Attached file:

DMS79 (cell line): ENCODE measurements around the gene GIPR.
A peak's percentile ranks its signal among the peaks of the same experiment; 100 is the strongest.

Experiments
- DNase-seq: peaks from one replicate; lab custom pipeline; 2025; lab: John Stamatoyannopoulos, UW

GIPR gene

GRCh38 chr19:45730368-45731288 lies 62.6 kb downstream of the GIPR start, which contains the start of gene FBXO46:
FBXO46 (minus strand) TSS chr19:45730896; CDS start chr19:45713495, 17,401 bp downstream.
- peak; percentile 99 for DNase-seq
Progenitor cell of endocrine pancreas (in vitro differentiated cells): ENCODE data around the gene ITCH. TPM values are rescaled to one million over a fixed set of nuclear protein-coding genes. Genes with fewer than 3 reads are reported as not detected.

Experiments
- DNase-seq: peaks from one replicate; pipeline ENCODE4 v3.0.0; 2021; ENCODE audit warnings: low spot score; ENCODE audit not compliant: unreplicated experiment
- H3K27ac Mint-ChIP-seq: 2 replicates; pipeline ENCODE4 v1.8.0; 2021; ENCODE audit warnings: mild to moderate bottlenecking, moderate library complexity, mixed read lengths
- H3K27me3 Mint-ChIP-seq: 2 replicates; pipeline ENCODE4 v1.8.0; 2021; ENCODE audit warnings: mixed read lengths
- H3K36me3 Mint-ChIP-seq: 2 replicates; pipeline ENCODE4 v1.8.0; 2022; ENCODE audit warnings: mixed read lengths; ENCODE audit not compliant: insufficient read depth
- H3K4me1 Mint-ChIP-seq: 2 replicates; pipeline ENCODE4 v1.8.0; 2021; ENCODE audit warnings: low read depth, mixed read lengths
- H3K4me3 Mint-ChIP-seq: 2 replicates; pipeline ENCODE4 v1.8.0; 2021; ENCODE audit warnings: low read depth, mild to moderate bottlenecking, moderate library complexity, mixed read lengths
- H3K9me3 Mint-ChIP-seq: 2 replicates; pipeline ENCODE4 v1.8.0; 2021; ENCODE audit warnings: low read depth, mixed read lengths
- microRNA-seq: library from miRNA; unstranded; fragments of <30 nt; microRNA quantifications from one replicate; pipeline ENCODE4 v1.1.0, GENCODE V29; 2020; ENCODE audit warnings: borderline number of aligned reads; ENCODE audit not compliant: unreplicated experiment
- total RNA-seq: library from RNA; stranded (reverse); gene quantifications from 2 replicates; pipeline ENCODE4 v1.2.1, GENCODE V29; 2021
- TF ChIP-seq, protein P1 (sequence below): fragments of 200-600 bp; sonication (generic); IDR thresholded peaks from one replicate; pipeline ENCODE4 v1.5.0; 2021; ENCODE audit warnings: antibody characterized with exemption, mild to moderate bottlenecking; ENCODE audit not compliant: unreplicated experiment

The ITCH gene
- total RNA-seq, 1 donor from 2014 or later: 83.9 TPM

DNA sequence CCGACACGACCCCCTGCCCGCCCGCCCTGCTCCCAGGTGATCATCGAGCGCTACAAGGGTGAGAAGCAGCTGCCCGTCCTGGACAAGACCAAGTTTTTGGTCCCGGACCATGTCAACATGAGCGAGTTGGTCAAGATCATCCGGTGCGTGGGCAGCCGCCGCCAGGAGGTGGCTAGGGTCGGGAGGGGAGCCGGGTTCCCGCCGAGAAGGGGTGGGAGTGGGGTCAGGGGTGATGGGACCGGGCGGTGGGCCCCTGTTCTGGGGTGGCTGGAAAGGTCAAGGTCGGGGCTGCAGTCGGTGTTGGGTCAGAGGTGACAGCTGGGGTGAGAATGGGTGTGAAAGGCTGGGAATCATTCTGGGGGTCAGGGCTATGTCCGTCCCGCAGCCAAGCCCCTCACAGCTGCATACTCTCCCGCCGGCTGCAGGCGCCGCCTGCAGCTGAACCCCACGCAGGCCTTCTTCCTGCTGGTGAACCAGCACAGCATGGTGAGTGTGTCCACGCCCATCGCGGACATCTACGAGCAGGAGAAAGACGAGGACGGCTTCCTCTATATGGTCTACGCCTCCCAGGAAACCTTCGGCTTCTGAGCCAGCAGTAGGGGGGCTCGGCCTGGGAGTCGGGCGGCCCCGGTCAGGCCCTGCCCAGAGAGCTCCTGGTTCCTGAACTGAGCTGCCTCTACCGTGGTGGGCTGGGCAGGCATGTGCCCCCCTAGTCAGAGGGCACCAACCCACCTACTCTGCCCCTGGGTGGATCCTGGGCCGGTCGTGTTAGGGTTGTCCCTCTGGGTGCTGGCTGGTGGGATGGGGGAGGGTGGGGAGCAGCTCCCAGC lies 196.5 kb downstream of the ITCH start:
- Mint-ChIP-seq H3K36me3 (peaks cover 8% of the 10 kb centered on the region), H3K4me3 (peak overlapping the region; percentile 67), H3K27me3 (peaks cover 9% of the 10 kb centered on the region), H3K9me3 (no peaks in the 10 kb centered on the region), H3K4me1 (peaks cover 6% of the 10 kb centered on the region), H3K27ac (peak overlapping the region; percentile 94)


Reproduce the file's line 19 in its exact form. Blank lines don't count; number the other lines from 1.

- total RNA-seq: library from RNA; stranded (reverse); gene quantifications from 2 replicates; pipeline ENCODE4 v1.2.1, GENCODE V29; 2021